While MET-RADS-P aims to provide a more complete view of the heterogeneity of response throughout the extent of metastatic disease, as opposed to a single global summary value, ultimately it serves to support decision-making regarding the maintenance or change of therapy. On a per-patient basis (Fig. 5) we found almost perfect agreement (kappa values of 0.92) between the two radiologists. This is interesting in light of the mixed levels of inter-observer agreement seen for various anatomic regions, but likely reflects the good performance of WB-MRI in detecting and monitoring the bone lesions that were frequent in our cohort. Despite the good overall performance regarding disease management, it is worth noting the significant implications for the single patient. In our cohort, there was one case where the Resident Radiologist assigned RAC 4 where the Senior Radiologist indicated RAC 1 disease, that, if supported by clinical evidence could have had an impact on patient management (for example: addition of local radiotherapy or a change in therapy).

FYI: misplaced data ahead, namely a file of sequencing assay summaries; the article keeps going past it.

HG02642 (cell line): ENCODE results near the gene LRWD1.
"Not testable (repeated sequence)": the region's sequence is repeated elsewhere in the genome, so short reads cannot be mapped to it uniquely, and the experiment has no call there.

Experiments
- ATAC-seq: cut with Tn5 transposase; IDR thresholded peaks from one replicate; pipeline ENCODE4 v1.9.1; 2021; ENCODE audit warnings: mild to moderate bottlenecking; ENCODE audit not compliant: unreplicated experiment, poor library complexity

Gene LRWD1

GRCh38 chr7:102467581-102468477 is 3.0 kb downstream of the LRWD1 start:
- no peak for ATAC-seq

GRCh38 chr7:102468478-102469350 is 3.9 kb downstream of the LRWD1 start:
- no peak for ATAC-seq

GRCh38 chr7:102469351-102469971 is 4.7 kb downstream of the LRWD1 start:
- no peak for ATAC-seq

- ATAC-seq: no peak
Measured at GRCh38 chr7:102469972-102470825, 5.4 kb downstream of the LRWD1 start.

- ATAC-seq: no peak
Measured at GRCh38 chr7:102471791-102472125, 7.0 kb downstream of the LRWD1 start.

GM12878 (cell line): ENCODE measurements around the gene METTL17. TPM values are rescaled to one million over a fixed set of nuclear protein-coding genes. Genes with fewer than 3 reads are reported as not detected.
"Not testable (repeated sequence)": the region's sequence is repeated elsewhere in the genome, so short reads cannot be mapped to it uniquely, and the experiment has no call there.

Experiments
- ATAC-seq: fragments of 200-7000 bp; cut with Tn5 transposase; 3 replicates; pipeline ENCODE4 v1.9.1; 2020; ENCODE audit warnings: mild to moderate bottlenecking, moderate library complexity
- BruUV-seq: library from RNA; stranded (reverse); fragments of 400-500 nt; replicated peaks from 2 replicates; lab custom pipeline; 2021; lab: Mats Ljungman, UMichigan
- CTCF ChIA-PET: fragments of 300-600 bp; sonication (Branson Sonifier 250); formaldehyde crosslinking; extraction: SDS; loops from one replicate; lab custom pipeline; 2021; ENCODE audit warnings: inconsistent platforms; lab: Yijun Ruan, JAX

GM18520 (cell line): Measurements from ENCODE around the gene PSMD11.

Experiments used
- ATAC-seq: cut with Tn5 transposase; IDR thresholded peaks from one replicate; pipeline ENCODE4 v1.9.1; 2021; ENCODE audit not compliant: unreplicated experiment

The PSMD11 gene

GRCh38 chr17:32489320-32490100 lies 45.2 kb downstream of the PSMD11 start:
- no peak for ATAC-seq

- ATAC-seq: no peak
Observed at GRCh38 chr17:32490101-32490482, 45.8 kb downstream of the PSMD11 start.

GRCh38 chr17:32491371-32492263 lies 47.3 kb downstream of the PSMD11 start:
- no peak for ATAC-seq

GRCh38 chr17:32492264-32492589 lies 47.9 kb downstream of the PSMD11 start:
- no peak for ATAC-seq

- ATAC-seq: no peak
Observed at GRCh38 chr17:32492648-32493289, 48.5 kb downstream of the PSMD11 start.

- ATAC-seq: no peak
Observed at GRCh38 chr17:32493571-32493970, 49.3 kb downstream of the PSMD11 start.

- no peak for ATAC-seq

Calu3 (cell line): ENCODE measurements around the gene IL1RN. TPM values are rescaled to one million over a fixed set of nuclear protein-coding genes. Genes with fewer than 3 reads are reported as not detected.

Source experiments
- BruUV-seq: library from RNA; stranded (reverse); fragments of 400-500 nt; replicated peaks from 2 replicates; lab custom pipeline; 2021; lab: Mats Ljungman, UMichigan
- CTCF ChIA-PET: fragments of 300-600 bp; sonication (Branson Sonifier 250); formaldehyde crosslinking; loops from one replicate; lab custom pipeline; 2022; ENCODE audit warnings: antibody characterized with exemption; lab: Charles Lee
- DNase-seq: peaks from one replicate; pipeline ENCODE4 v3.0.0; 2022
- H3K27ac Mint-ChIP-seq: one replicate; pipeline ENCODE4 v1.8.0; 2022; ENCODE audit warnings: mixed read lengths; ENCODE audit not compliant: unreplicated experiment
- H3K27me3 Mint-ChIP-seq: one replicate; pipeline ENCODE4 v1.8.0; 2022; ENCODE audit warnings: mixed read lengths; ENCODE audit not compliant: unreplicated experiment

An important limitation of the present study is that it involved just two readers is a single institution, with the less experienced Resident Radiologist having been trained by the Senior Radiologist as opposed to the readings being performed by two certified radiologists of different levels of experience in WB-MRI. The Resident Radiologist received training “in-house” in a high volume service, but there is no published data regarding the reader learning curve and requisites for competent reporting in WB-MRI. The large difference in experience likely contributed to the modest inter-observer agreement we observed; particularly for the assessment of secondary RAC where reader training and experience would be expected to play a significant role. The generally good agreement between experienced and inexperienced readers suggests that MET-RADS-P does in fact promote consistent interpretation across readers, but may also be an artifact of the training environment. The fact that the radiologists were not blinded to clinical data or the results of prior examination pairs may have led to bias in their reporting. We believe however, that providing the information in this way reflects clinical practice better than would be achieved with isolated review of examination pairs. Further, as an inclusion criterion was the presence of metastases on a WB-MRI as detected by the Senior Radiologist during clinical routine, the results do not necessarily generalize to the wider population of patients undergoing WB-MRI for metastasis detection and treatment monitoring. Finally, we note that comparator examinations with conventional MRI or CT were not available. Thus, we were not able to verify whether the moderate to substantial agreement between radiologists in regards to lymph nodes is accompanied by inferior sensitivity in detecting lymph node metastases. This is an important consideration for APC patients where lymph node spread is common. Studies with a wider sampling of readers in a larger population of patients, and validation of performance are needed to validate our results.